As many might be aware, this year is the 50th anniversary of the granting of Autocephaly to the Orthodox Church in America by the Moscow Patriarchate in 1970. Although there were many reasons and justifications in the request for autonomy and self governance, the desire to enrol in the ranks of the saints, the monk Herman of Alaska was listed as a reason. As I was reading over the many documents related to the OCA’s Autocephaly, this struck me initially as a “red herring”, especially in the context of all the other weighty ecclesiastical issues that were listed. But upon further reflection, the importance of this request was absolutely justified; and then realized in the first official act of this very young Church 50 years ago this Sunday.
One can not behold a mighty tree, its broad roots, and vast canopy, without considering that it started out as a tiny seed. In like manner, the Orthodox Church in America could not offer the world and this continent its heritage and mission work in this new land, without considering (and offering thanksgiving to God) that this all started out as a seed of faith planted in the wilds of Alaska, in the person of the Monk Herman.
We don’t know much about St. Herman (we don’t even know his last name), yet it is providential that the first Orthodox missionary in North America, and the first glorified Orthodox saint in North America, was in the eyes of this world, a nobody. He did not have vast resources in which to evangelize, or elaborate and systematic programs and mission plans in which to address the immense challenges and opposition, in the establishment of Christianity in a strange land. All he had was faith that this new world, its peoples, its land, were all under the Lord’s protection, and that it was for them that the Lord came and offered Himself on the Cross, that we might be free from sin and death.
From his little hermitage on Spruce Island, his life and prayer sought protection for his Aleut brothers and sisters from the at times abusive colonial powers. His prayers, in time, included those who like him, had become orphaned in a new world, often the prey of forces that sought to exploit and abuse; and his prayers now protect those who strive to find real life in Jesus Christ through the Orthodox Church.
The fact that the OCA, and this Archdiocese exist today (and is growing), and that, there are healthy Orthodox Bishops, Priests, Deacons, parishes, and faithful in every shape, size, and colour, regardless of what language they speak, or calendar they serve on, or what bishop (foreign or domestic) they remember, is a direct result of this first witness of Orthodoxy in North America, even if many of them do not know who he was, or what he did.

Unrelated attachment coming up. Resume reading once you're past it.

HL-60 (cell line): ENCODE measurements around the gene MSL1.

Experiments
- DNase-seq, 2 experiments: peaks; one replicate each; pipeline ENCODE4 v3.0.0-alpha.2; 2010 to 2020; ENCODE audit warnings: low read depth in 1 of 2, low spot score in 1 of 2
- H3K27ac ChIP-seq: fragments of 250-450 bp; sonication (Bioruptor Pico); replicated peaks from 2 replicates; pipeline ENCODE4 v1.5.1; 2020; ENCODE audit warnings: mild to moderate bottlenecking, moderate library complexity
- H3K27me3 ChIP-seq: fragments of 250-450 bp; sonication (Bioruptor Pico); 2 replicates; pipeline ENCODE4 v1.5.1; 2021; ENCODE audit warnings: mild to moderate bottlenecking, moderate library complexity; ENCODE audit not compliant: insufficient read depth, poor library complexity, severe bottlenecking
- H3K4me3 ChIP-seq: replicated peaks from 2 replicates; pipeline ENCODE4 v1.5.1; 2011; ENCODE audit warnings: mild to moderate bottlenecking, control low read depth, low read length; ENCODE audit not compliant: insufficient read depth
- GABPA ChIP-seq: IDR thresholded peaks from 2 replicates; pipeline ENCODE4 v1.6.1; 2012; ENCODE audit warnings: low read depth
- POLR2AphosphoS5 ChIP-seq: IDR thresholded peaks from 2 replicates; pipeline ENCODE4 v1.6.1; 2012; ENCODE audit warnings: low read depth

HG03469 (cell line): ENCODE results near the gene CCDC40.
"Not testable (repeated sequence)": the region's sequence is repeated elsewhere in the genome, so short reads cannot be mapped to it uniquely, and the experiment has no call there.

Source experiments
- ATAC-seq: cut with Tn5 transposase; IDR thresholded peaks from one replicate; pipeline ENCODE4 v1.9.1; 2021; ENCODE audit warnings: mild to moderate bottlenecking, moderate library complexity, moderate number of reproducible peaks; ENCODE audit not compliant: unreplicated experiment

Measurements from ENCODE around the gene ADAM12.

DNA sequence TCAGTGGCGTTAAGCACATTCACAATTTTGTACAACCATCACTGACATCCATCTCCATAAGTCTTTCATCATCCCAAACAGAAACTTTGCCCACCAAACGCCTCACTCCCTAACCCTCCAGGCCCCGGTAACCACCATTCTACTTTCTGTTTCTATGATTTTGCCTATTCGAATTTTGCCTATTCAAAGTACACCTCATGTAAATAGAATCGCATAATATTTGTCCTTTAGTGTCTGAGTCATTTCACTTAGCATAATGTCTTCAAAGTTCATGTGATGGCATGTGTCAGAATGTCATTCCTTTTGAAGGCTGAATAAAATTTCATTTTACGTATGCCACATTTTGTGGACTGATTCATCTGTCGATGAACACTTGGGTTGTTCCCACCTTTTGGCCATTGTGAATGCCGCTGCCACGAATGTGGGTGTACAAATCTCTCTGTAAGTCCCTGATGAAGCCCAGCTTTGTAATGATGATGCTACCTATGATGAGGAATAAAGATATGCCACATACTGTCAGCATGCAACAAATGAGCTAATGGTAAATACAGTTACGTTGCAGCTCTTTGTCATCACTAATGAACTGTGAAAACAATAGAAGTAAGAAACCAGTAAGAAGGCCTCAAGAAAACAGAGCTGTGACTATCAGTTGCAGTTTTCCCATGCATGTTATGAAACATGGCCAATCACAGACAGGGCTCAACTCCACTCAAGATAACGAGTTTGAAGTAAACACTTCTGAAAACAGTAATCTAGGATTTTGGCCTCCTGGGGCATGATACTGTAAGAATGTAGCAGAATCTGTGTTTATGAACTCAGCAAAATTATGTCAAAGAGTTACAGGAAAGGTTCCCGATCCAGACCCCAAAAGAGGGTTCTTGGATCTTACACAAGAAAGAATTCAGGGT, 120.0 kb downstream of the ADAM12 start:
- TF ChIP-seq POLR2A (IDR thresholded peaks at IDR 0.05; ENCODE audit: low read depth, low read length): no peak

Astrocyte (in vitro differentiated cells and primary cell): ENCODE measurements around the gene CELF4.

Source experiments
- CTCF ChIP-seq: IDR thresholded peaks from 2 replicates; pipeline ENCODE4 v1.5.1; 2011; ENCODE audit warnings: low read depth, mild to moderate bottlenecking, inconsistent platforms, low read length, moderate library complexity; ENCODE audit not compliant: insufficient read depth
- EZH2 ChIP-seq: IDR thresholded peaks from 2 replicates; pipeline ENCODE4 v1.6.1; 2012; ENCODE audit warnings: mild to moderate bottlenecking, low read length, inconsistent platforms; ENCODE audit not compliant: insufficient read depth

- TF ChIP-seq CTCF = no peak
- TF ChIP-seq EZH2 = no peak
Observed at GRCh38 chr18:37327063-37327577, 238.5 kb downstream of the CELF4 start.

St. Herman’s faith and work was in the eyes of the world the size of a mustard seed (especially when you consider what one man in the middle of nowhere Alaska could offer) planted at the furthest edge of North America. Yet it was such, that he was able to take a mountain (Mt. 17:23) of unbelief, oppression, violence, sickness, fear and self doubt and throw it into the sea, leaving a plain in which the Church, the “faith once delivered to the saints” (Jude 1:3) was firmly built upon.
How could those Bishops, Priests, Deacons, men and women, who helped found our Church, not have made the Glorification of this venerable missionary a priority?
For, in many respects we are like St. Herman; nobodies in the eyes of the world; and regardless if we have heavy foreign accents, or walk around with a copy of the “Orthodox Church” in one hand and a fresh copy of the Orthodox Study Bible in the other, we have been planted on this Continent like the littlest mustard, with the potential, and vocation, that by faith, (even the tiniest bit of it) we can effect healing and change.
Simply living the words spoke by St. Herman “that from this day, from this hour, from this minute we shall strive to love God above all else and to fulfill His holy will”, we can cast the mountain of disorganization, pride, politics, and prejudices into the sea, making a smooth a plain in which make manifest the Kingdom of Heaven in Christ, the Church His Body. On this continent, in this country, this province or state, municipality, village or city.
Fifty years ago, our Church put forward his memory that we now consider on this blessed anniversary. St. Herman’s vocation and witness proclaimed the love of Jesus Christ for humanity, and His Victory over Sin and Death shared without cost or measure. Regardless of who we are, where we are from, and even who we commemorate in our services, we, with thanksgiving to God, are called to manifest this proclamation. Even if we are nobodies in the eyes of the world. The world (and this Continent) through our witness can encounter the love of Jesus Christ and be saved.
By the prayers of St. Herman may we offer even the smallest faith.